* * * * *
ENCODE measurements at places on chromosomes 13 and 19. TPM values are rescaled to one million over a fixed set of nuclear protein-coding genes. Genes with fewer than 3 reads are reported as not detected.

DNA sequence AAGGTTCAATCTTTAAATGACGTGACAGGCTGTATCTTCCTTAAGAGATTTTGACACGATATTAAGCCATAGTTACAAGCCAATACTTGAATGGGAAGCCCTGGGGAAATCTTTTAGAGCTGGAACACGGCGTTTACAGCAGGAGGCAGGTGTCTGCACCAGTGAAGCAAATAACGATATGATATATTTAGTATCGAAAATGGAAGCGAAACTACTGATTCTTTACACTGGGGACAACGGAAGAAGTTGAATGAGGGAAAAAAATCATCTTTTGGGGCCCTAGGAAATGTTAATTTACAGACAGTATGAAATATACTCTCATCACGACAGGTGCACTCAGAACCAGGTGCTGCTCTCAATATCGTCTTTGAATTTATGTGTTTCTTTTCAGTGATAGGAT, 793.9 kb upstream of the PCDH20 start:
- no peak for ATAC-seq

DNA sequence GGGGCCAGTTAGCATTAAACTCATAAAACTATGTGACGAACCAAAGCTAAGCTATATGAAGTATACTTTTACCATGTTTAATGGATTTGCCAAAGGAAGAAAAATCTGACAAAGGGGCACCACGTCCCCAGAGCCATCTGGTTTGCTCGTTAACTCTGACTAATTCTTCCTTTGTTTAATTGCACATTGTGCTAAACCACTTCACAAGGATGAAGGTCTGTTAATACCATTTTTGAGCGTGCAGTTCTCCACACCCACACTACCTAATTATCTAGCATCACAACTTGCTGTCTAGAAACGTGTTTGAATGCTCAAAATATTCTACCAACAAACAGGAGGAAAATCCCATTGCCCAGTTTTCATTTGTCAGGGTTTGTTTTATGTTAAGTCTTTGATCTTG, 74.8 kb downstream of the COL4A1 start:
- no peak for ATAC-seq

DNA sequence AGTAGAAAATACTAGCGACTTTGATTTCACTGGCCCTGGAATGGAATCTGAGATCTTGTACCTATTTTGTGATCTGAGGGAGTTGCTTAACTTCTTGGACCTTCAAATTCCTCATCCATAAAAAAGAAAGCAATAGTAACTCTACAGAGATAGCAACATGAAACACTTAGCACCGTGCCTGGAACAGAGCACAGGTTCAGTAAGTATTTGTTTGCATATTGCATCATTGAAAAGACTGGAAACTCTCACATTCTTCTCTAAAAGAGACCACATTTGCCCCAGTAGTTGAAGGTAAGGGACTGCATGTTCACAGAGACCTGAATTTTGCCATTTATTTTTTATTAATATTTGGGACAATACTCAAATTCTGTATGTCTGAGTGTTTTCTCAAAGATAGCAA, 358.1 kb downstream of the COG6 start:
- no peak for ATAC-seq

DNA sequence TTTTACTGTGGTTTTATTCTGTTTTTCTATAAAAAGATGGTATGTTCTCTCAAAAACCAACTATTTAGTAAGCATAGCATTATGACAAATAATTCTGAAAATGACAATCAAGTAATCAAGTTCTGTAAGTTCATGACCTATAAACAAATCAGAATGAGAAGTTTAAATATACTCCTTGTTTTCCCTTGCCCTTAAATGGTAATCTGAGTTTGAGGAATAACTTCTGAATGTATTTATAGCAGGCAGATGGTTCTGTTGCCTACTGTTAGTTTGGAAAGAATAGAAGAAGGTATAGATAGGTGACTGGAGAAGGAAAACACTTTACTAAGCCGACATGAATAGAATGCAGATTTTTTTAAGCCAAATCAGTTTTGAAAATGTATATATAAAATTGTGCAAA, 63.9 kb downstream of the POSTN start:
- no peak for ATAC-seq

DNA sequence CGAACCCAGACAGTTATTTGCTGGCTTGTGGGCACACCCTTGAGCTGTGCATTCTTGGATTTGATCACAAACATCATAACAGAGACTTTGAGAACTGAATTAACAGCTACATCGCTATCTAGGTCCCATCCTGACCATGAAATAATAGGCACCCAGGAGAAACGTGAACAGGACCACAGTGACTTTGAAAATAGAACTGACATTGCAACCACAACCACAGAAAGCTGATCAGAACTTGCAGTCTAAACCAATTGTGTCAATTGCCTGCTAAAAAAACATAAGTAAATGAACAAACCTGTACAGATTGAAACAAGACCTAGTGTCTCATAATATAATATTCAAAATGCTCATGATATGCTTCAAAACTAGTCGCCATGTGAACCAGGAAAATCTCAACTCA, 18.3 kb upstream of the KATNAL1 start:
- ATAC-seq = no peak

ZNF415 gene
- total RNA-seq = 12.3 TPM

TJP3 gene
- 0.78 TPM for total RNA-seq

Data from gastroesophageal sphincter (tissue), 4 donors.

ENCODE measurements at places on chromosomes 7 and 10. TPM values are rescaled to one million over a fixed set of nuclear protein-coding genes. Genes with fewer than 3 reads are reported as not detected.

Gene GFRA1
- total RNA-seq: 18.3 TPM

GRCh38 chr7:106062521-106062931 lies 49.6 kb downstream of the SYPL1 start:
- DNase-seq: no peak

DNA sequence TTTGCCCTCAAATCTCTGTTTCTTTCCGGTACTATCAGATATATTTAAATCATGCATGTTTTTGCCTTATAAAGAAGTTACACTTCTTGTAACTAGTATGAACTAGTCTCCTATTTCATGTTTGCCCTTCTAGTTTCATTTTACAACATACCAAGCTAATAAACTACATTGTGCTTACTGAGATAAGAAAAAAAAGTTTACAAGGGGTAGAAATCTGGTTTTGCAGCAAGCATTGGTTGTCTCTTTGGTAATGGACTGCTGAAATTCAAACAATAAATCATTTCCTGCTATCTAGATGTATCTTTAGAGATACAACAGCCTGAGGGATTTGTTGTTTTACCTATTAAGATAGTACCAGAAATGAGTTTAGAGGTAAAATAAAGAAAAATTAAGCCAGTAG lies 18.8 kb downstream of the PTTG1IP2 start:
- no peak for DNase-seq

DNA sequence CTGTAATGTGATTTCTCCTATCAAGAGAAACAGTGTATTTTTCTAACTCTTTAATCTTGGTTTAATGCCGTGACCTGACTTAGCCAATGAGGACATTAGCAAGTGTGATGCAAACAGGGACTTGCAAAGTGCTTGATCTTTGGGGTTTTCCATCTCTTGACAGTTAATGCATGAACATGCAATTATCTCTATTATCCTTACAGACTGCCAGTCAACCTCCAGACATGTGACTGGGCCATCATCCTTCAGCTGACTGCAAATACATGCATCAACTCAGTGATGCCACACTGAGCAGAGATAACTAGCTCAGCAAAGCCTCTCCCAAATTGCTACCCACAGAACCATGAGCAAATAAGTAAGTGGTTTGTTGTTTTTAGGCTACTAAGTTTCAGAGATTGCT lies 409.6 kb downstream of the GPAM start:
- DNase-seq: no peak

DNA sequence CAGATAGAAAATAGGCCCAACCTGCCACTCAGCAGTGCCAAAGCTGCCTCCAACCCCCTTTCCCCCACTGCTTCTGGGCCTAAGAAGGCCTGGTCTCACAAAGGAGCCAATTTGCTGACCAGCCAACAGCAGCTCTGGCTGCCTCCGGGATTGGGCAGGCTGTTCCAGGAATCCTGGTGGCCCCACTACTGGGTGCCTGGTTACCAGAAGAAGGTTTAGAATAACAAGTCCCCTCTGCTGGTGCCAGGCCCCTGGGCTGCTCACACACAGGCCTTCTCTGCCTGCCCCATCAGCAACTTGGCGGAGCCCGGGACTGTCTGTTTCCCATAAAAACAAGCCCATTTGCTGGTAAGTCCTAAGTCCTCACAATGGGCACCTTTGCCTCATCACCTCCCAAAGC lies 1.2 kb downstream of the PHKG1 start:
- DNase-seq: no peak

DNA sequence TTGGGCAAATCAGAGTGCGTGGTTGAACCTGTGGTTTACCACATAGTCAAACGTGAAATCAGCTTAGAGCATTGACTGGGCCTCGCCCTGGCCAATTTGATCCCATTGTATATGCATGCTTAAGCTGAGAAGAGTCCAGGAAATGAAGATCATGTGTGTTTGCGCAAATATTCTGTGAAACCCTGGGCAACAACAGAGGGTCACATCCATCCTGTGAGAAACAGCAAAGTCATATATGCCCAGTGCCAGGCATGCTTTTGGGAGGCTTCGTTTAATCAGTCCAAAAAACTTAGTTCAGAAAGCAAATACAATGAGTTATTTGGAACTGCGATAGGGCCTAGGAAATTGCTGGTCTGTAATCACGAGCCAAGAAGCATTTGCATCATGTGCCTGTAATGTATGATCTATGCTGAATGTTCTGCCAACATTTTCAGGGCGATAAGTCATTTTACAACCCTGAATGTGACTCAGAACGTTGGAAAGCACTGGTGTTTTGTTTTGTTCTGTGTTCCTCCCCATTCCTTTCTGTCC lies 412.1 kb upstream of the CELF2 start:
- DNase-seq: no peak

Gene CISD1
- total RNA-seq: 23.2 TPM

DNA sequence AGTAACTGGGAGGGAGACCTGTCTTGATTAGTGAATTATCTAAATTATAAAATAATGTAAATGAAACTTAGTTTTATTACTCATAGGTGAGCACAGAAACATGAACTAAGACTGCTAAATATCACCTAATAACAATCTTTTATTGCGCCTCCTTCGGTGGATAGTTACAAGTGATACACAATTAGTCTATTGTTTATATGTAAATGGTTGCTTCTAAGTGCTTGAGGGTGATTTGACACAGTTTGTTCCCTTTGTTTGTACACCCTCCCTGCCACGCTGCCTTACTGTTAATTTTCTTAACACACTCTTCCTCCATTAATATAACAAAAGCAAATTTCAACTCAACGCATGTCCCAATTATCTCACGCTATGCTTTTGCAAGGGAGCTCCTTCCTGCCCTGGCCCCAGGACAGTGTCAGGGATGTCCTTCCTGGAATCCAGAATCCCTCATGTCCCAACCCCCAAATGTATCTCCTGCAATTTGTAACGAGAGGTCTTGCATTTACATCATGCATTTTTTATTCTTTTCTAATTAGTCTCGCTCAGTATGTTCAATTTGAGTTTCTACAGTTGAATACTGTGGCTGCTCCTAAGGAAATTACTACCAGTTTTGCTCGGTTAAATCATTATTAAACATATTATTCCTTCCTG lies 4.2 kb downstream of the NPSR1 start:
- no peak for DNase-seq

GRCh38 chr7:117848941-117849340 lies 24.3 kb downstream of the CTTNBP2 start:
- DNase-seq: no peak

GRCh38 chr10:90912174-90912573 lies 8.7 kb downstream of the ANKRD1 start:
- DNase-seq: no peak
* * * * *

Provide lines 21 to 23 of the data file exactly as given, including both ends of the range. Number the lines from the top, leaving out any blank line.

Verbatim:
- DNase-seq: no peak

DNA sequence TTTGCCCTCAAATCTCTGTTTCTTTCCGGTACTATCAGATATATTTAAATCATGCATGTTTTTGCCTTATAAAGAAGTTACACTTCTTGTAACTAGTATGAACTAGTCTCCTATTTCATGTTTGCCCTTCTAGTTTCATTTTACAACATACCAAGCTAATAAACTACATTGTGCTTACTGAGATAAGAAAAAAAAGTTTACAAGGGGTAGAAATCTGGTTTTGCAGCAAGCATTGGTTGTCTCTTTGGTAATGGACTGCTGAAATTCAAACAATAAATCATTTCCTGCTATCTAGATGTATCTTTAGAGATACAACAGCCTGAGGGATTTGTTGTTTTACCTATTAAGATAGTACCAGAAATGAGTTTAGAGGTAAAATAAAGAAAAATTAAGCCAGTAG lies 18.8 kb downstream of the PTTG1IP2 start:
- no peak for DNase-seq